Surgery on thoracoabdominal aortic aneurysms

Tod B. Sloan, Leslie C. Jameson

Research output: Chapter in Book/Report/Conference proceedingChapter

2 Scopus citations


Intraoperative monitoring (IOM) of the central nervous system during surgical repair of or percutaneous stent placement in the aorta is an area of significant interest due to the substantial incidence of neurological injury with surgery. This is due to the ischemia, which results when the vascular supply to the brain and spinal cord is interrupted during the procedure. Of particular interest are procedures involving the thoracoabdominal aorta (TAA) where the reported incidence of paraplegia varies from 0.5% with aortic coarctation repairs where the procedure is short and the patient usually has well-developed collateral circulation to nearly 48% with emergency repairs of extensive thoracoabdominal degenerative lesions [1, 2]. It is clear that the risk of perioperative paralysis varies due to a substantial number of factors including the vessels effected by the surgery, the specific patient anatomy and disease, and the procedure.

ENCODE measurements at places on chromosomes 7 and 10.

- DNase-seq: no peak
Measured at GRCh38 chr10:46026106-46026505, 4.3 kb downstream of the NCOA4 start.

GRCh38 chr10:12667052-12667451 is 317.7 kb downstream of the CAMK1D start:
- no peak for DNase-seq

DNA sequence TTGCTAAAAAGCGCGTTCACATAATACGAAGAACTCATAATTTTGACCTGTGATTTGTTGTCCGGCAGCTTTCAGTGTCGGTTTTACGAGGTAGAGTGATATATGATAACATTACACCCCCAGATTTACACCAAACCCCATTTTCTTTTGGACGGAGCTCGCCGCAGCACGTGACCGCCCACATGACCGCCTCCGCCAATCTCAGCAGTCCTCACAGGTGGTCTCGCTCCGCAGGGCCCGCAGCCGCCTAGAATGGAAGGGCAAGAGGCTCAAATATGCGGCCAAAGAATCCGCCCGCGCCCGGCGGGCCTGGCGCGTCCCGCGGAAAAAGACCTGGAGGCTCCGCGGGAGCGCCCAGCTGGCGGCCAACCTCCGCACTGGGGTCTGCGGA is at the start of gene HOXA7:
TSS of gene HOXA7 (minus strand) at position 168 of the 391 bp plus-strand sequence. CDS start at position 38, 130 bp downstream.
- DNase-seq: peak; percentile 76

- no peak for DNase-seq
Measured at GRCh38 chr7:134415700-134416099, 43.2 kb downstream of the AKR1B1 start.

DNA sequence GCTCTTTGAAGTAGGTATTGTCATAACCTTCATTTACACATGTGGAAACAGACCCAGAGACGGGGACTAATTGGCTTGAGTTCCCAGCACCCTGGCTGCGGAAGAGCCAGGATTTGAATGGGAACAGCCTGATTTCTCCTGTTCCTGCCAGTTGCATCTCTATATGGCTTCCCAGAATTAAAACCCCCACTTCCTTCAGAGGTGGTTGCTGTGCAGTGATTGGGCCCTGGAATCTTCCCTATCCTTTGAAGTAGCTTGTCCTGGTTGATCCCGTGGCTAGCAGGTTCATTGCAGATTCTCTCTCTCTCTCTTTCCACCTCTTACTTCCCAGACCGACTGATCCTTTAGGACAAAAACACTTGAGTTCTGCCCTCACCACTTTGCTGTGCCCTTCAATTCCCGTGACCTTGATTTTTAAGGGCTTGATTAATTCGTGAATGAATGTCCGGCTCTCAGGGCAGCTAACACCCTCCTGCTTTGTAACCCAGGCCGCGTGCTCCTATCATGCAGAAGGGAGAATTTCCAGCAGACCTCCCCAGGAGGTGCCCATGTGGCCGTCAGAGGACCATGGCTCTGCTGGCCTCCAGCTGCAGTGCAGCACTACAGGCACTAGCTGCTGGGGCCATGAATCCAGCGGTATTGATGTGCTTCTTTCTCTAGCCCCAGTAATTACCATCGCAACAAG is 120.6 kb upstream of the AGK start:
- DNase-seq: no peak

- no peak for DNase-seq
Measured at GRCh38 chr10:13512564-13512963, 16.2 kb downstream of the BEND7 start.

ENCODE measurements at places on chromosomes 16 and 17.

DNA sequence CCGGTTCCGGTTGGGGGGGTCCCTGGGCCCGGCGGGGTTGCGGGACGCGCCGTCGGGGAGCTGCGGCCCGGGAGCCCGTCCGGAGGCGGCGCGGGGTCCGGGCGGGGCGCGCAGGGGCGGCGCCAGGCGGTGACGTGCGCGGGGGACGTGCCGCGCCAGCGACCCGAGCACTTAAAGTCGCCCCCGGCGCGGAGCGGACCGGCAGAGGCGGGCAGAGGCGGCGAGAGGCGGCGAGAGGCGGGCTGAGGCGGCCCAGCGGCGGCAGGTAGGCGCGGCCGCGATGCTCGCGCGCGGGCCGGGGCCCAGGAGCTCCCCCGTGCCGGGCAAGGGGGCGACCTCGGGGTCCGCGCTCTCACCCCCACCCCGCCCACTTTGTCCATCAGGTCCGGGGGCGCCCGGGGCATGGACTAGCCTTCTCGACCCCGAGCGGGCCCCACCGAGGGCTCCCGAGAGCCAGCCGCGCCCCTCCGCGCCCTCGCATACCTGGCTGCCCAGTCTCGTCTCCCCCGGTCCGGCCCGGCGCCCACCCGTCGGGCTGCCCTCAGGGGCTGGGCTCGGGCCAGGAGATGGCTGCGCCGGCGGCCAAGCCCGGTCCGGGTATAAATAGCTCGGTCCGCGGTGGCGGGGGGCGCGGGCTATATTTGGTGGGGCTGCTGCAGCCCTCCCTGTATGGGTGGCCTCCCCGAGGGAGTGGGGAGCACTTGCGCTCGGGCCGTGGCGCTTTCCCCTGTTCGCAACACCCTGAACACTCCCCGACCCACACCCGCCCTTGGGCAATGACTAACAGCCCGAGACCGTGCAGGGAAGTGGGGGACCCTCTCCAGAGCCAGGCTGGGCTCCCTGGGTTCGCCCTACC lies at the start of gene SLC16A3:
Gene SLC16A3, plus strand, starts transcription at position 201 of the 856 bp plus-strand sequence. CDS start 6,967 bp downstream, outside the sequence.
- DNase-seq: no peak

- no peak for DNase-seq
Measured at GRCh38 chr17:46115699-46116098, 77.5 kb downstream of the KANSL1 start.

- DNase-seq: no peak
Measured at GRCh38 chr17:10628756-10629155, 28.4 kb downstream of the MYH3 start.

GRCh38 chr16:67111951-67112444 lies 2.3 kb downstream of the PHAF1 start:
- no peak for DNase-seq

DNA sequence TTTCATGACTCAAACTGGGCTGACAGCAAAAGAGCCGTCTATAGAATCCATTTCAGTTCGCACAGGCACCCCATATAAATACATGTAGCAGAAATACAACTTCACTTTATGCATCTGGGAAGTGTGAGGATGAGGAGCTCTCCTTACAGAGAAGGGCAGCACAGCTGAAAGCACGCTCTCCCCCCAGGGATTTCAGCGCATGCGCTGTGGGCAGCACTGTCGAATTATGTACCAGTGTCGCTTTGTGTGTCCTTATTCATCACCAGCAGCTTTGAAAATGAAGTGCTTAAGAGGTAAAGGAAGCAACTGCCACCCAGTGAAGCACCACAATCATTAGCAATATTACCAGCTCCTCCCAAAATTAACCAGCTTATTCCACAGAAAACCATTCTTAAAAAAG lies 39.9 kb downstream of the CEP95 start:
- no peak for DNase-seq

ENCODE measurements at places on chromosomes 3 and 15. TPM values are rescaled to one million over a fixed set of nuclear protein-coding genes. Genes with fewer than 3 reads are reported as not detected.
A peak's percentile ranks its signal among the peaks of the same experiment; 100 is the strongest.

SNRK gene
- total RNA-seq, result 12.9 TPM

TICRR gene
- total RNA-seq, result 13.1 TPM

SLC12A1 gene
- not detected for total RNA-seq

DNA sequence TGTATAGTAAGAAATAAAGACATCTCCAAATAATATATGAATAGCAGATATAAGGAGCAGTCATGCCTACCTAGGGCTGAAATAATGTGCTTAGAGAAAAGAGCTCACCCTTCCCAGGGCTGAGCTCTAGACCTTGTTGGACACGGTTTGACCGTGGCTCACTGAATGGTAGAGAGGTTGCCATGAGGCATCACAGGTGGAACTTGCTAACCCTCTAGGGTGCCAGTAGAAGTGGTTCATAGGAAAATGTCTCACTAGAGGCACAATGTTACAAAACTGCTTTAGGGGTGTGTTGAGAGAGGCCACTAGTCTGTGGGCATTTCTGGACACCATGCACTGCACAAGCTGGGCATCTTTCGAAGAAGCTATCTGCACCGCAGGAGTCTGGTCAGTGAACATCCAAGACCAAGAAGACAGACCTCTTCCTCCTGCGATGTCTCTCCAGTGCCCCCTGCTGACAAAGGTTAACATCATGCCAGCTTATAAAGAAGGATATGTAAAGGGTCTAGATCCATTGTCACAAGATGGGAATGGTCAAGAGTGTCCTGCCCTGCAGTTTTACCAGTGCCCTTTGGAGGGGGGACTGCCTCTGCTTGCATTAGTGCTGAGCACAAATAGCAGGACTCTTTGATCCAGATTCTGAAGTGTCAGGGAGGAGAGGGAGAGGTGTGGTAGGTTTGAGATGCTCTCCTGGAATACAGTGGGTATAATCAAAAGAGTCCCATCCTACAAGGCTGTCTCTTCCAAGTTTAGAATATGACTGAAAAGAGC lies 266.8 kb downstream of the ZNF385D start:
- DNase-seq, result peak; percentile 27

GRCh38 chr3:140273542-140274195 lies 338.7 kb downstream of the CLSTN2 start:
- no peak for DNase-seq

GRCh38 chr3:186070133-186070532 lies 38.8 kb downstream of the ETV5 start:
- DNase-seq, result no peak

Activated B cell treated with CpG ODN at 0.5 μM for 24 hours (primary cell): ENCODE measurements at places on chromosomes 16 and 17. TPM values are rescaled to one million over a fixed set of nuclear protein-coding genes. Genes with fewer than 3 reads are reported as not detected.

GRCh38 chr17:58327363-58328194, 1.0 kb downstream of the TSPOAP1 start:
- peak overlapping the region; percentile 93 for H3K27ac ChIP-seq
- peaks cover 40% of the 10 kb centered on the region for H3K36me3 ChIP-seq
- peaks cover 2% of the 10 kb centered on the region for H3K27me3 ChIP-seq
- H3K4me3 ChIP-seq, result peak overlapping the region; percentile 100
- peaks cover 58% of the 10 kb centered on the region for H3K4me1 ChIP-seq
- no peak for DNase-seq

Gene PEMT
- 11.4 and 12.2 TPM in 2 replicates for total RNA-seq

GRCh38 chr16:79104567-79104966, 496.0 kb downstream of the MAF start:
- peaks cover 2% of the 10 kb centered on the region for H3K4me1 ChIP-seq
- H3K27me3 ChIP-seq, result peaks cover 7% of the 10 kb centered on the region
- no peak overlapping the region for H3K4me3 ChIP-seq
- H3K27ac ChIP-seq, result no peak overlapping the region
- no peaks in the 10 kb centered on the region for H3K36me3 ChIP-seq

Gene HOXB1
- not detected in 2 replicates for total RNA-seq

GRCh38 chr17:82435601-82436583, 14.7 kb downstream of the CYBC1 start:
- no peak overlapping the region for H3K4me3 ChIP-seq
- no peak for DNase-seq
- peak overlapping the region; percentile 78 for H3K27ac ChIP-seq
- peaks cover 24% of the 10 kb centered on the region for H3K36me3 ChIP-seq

Original languageEnglish (US)
Title of host publicationMonitoring the Nervous System for Anesthesiologists and Other Health Care Professionals
PublisherSpringer US
Number of pages17
ISBN (Electronic)9781461403081
ISBN (Print)1461403073, 9781461403074
StatePublished - Nov 1 2012
Externally publishedYes


  • Aneurysm
  • Aortic
  • Blood supply
  • Electrophysiological monitoring
  • Intraoperative monitoring
  • Monitoring strategy
  • Motor-evoked potentials (MEPs)
  • Somatosensory-evoked potentials (SSEPs)
  • Spinal cord
  • Surgery
  • Thoracic
  • Thoracic aortic aneurysm surgery

ASJC Scopus subject areas

  • Medicine(all)


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